I was a big Frisky Dingo fan, and this certainly feels like the closest that you have gotten to replicating its cliffhanger, binge-encouraging storytelling, and deeply serializing a storyline.
Was it always the plan to have “Archer being murdered” being what kicks off the season? You must know that audiences are going to be skeptical of such a thing unless it’s the final season. Were there other victims that you considered?
No, it was always going to be Archer floating facedown in the swimming pool.
With all of the other changes going on, why did Cyril being put in charge also feel like a necessary dynamic to mix up, even if it is a superficial one?
I thought it would add some additional tension between Cyril and Archer – I don’t think you can ever have too much of that.
I love that you immediately bring up the trappings of how him being in charge is the logical thing that needs to be done in this scenario, and then just as quickly sweep it under the table with Lana’s dialogue.
I also don’t think the others can ever shit on Cyril too much.
There’s a wonderful callback to “La Scandolo” here and retconning a bit of what went down afterwards. It’s nice to see stuff like that from so early on in the show being brought up. There’s even a “Mancy” shout-out.
The show this season truly looks fucking beautiful—not that it didn’t before—but it really feels like a step up this year. Skylines, lighting effects, and characters’ emotions are up on a whole other level. Were there any changes going on here, or was it just the production team getting even better at what they do?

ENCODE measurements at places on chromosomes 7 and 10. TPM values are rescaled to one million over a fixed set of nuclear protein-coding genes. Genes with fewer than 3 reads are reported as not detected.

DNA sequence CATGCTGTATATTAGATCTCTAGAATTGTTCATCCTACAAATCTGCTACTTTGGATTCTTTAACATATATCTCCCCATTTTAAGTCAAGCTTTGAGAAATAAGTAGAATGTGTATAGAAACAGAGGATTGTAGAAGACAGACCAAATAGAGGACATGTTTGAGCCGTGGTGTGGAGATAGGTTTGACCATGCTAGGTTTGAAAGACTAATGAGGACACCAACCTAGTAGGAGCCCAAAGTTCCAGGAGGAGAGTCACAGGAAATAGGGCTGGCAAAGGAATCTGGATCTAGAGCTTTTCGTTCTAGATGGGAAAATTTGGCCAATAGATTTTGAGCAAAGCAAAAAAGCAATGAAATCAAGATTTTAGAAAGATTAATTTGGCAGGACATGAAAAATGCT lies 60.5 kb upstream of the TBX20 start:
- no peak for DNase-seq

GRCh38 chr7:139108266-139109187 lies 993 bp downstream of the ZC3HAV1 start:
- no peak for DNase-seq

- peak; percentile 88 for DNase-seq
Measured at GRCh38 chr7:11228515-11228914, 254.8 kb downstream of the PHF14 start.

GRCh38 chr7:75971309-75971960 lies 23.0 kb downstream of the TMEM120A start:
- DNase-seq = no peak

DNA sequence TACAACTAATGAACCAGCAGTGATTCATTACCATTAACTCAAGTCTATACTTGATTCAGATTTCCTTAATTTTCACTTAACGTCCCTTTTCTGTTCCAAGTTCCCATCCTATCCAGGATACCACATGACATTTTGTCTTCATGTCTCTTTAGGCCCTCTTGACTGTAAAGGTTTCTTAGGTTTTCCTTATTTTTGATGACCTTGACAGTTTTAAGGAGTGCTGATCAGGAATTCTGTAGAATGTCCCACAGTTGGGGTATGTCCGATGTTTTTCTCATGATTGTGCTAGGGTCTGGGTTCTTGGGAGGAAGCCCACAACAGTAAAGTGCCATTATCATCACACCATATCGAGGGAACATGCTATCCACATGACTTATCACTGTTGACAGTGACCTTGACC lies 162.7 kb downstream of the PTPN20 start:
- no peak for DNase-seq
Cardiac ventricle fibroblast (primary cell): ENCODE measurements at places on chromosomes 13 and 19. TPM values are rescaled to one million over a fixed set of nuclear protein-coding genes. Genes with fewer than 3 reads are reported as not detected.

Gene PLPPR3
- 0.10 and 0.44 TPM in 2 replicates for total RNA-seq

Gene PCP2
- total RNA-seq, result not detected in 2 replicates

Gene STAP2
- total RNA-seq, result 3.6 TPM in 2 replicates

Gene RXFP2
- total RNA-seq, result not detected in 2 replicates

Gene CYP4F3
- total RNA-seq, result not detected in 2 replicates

Our illustrators, animators and background artists have always been wonderful at what they do – they are truly some of the best in the business. The show looks more polished now because we’ve been lucky to receive budget increases from the good folks at FX.
Archer Season 7 Episode 2 – The Handoff
“Archer and Lana make a tricky handoff while the rest of the gang hears the best voicemail ever.”
Written by Adam Reed
It’s a small touch, but Archer’s injuries from the premiere sustaining over the course of the season is not only nice continuity but gives you a sense of moving forward through those six months.
Originally, way back in the pilot, we were going to have Archer’s various scars – mainly bullet wounds – be persistent throughout the entire run of the show, and just keep mounting up. But after the second episode, we realized that there was no sensible way of keeping track of them all – he’s a bit of a bullet magnet.
Have you ever had a Corpse Reviver #2 before?
Yes. Vastly superior to the Corpse Reviver #1, in my opinion.
Alphonse Bertillon—nice work there. Of course Cheryl would know about finger printing’s history.
She knows an extremely small amount about an extremely large number of things.
This episode explores Malory trying to push everyone to try and reinvent themselves, much like the show has done, with everyone being reticent. It’s an interesting conversation for a show to being having where a character is trying to push others to evolve, while others just want to stick with what they’re doing.
I think it’s similar to one of the biggest challenges of writing episodic television, which is having to balance your characters’ natural evolution with their established – and presumably comedically successful – interpersonal dynamics.